To clarify, this is not to say that every one of Christian Aid's partner organization is problematic. The work of the Galilee Society, was praised by NGO Monitor as an example of how an Arab-run organization can further the well-being of its community and refrain from partisan political campaigning. The Tamer Institute that promotes community education in the Middle East is another positive organization supported by Christian Aid. However, in many other cases, Christian Aid needs to be more far discriminatory and critical in its approach to partners.

Christian Aid does make an attempt to present both sides of the equation, but this attempt is half-hearted and is heavily influenced by the work of its partner organizations. As well as criticizing Israel, Christian Aid came out against the arrest of Khaider Ghanem by the Palestinian Authority. Their report however relies on Betselem, one of Christian Aid's main partners. Khaider Ghanem is an employee of Betselem, and an exceptional case. Had Christian Aid and Betselem protested consistently in response to human rights abuses by the Palestinian Authority, these protests would have been more credible.


Examples of Anti-Israel Rhetoric from Christian Aid

Christian Aid's agenda includes "challenging the systems and processes that work against the interests of those who are poor or marginalized." In relation to the Arab-Israeli conflict at least, however, Christian Aid substitutes a deep hostility towards Israel for serious analysis. For example, the Organization puts the burden of guilt on Israel for the decrease in tourism to Palestinian areas and the general collapse of the Palestinian economy, while failing to mention that the terror and violence that led to this crisis and to economic difficulties in Israel as well, was initiated by the Palestinian Authority in September 2000.

Below is a quote from Christian Aid's website:

"The violence of Palestinian suicide bombings and Israeli helicopter gunships has dominated the media for years. Behind the headlines and the television images is another sort of violence: the violence of the dramatic plunge by ordinary Palestinians into extreme poverty. This is the story that is not heard: the relentless, incremental slide into lives dominated by shortages of food, ill-health, lack of freedom of movement and rising levels of malnutrition.

This poverty stems from the Israeli occupation of the West Bank and Gaza Strip. Israeli government actions such as closure and land confiscation impoverish Palestinians, violating international law."

In blaming "Israeli occupation" for these conditions, without acknowledging the Israeli efforts throughout the Oslo negotiation process beginning in 1993, to reach a peaceful resolution, Christian Aid is repeating the myths and slogans that feed the Palestinian violence. This is a political judgment, which is not supported by the detailed understanding of the history of the past decade, and suggests a dark and hidden anti-Israel ideological agenda. As a charitable and humanitarian organization, and not an ideological group, Christian Aid should be very careful to avoid taking a strong political stand, particularly when this position is not supported by the plain evidence.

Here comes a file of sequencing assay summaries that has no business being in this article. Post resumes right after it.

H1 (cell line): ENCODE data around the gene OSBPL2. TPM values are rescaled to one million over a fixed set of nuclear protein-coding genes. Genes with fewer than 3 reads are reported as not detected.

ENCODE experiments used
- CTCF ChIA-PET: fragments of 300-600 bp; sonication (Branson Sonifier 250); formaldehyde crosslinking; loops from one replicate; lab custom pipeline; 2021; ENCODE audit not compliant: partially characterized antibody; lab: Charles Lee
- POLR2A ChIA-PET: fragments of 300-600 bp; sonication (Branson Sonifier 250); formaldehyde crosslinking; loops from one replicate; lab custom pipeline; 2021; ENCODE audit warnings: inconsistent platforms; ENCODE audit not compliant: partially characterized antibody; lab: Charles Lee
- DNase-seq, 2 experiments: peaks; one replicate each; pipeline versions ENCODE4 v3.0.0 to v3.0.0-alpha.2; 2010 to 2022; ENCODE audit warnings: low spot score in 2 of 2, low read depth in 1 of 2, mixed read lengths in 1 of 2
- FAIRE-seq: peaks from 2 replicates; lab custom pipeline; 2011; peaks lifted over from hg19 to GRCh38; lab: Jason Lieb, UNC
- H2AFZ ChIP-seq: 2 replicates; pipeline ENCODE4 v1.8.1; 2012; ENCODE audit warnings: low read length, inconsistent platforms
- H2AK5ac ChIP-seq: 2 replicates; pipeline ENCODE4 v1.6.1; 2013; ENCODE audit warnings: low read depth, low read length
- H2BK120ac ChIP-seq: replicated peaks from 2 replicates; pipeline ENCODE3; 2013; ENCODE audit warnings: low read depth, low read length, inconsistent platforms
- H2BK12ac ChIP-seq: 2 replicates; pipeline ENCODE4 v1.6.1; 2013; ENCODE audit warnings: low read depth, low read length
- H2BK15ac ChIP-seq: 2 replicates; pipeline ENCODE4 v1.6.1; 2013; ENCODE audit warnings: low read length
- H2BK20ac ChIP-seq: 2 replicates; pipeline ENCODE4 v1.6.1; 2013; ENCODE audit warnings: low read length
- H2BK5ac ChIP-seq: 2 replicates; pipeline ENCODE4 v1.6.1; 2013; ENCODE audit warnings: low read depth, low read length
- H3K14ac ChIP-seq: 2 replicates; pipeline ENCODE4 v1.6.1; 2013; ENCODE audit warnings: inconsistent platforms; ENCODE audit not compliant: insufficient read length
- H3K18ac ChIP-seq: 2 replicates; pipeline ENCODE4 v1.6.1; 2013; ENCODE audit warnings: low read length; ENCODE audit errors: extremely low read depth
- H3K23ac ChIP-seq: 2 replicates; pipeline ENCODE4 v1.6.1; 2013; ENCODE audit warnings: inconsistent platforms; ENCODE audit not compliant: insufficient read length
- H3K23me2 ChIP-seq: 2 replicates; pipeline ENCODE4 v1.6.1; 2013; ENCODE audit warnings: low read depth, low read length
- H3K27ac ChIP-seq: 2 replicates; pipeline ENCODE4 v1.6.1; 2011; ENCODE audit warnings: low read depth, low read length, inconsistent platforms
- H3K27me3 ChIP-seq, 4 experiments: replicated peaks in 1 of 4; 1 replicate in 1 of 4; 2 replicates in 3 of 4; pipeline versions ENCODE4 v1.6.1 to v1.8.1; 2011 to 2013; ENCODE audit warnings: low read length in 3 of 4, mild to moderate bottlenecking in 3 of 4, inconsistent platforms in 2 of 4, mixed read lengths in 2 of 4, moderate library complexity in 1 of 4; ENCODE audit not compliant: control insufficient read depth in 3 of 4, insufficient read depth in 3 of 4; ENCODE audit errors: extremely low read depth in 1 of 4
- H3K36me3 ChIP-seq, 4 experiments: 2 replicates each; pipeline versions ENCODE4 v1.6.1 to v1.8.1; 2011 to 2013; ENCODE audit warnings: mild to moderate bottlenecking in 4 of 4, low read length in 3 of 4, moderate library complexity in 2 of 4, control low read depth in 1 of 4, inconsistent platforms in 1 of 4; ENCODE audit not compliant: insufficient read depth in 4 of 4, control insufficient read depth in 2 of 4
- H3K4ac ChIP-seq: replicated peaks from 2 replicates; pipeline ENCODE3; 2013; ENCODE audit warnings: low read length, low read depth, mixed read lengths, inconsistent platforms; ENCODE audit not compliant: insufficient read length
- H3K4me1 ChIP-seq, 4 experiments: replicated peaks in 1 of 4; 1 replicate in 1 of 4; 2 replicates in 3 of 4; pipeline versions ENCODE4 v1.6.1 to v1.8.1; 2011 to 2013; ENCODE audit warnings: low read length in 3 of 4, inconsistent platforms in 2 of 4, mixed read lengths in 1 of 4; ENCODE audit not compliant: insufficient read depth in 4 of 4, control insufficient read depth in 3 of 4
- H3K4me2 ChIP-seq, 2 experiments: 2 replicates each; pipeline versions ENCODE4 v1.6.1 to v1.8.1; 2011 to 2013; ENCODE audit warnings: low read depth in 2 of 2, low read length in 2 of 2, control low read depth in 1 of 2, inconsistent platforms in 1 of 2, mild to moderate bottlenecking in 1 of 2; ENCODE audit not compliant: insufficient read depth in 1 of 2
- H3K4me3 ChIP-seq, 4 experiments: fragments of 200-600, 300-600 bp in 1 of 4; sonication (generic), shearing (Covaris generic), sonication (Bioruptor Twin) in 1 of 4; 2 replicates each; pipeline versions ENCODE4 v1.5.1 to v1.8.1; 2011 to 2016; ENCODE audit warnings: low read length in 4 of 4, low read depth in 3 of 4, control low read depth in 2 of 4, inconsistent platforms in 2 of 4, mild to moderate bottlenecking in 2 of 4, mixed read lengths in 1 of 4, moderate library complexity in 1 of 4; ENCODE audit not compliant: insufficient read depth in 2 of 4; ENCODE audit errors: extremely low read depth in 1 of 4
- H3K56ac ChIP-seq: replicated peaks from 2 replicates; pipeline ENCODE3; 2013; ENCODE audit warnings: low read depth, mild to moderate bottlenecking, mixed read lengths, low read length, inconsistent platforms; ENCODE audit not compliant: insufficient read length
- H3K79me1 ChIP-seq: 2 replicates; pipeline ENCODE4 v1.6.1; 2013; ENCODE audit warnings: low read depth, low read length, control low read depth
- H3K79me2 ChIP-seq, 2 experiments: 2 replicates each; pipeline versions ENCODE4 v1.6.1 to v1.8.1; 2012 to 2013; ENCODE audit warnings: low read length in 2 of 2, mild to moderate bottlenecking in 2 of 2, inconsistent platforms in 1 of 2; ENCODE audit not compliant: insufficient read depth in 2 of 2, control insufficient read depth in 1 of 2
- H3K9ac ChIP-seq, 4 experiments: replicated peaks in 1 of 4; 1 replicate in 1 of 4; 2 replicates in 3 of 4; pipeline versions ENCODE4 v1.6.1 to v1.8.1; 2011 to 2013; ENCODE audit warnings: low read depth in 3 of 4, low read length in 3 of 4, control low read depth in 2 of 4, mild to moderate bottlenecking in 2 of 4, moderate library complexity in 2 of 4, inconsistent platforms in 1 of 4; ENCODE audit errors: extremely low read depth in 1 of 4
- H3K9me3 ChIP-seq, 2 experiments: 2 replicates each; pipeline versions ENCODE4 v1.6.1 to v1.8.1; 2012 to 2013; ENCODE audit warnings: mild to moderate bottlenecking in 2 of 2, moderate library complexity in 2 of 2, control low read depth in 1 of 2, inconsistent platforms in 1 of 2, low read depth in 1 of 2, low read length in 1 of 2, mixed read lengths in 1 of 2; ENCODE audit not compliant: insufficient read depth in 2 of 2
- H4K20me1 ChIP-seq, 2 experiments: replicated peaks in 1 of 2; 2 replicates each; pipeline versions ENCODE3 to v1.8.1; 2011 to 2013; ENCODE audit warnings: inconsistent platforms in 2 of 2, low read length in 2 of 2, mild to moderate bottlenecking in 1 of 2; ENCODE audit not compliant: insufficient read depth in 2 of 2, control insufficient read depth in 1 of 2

Towards the bottom of the article, the authors have included the following simple sentence, "Additionally, the Palestinian Authority has failed to tackle poverty and has consistently violated human rights." This is an entirely inadequate response to the immorality of the suicide bombings that are continuing, and which lead to the closures and the hardship. In addition, the failure to call the Palestinian Authority to account for the gross corruption and embezzlement from international donors is striking. It seems strange that an organization which has vowed to pursue the perpetrators of poverty, ignores the disappearance of large sums of aid money designated for the local Palestinian population.


Conclusion

In Christian Aid's own words,
"Christian Aid's essential belief is summed up in the statement `We believe in life before death', now part of the Christian Aid logo.4
It is therefore surprising that Christian Aid continues to support organizations that do not share its goals of putting life before death. Some of its partner organizations have crossed the boundaries of humanitarian work into the realm of excusing terror and promoting its perpetrators, as shown in the analyses published by NGO Monitor.

If Christian Aid does not review its support and donations network, then it is compromising its own reputation and its own goals. Impartiality is impossible, but presenting the whole range of reasons behind Palestinian poverty is an imperative for Christian Aid. There are hundreds of NGOs striving to alleviate suffering of civilians in the Arab-Israeli conflict, and there is absolutely no need to chose to work with the most ideological and anti-Israel groups. The leaders of Christian Aid must act quickly and decisively if they wish to avoid being seen as a partisan ideological group, rather than as a leading humanitarian NGO.


Notes

1. Source: http://www.christian-aid.org.uk/aboutca/faq.htm
2. Source: http://www.charity-commission.gov.uk/registeredcharities/showcharity.asp?remchar=&chyno=258003
3. Source: http://www.christian-aid.org.uk/aboutca/who/who.htm
4. Source http://www.christian-aid.org.uk/aboutca/who/history.htm

Archive of Previous Editions
Betselem: The Ambiguous Boundary
Christian Aid Produces Inaccurate Film
Correspondence with HRW
Reference Guide to Human Rights NGOs
Images from NGOs

Oxfam's Apology
Subscribe Newsletter
NGO Monitor Created by: